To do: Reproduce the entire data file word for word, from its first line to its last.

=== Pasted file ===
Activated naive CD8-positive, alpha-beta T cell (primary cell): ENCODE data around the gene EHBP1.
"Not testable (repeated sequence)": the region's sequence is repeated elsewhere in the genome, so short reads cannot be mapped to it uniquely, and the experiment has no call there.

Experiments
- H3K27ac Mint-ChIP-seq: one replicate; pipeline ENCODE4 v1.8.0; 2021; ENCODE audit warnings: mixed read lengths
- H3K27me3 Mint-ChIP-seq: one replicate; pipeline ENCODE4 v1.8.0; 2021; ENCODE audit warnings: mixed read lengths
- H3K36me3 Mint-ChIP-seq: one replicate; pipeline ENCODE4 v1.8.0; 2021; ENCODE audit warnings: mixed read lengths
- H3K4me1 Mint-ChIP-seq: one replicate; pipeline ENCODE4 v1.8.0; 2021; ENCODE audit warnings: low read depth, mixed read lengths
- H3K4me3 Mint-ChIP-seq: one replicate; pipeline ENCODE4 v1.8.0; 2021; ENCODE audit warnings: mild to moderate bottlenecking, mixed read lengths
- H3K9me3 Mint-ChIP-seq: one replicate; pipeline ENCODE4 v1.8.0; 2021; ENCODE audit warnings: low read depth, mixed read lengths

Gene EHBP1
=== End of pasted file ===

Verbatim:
Activated naive CD8-positive, alpha-beta T cell (primary cell): ENCODE data around the gene EHBP1.
"Not testable (repeated sequence)": the region's sequence is repeated elsewhere in the genome, so short reads cannot be mapped to it uniquely, and the experiment has no call there.

Experiments
- H3K27ac Mint-ChIP-seq: one replicate; pipeline ENCODE4 v1.8.0; 2021; ENCODE audit warnings: mixed read lengths
- H3K27me3 Mint-ChIP-seq: one replicate; pipeline ENCODE4 v1.8.0; 2021; ENCODE audit warnings: mixed read lengths
- H3K36me3 Mint-ChIP-seq: one replicate; pipeline ENCODE4 v1.8.0; 2021; ENCODE audit warnings: mixed read lengths
- H3K4me1 Mint-ChIP-seq: one replicate; pipeline ENCODE4 v1.8.0; 2021; ENCODE audit warnings: low read depth, mixed read lengths
- H3K4me3 Mint-ChIP-seq: one replicate; pipeline ENCODE4 v1.8.0; 2021; ENCODE audit warnings: mild to moderate bottlenecking, mixed read lengths
- H3K9me3 Mint-ChIP-seq: one replicate; pipeline ENCODE4 v1.8.0; 2021; ENCODE audit warnings: low read depth, mixed read lengths

Gene EHBP1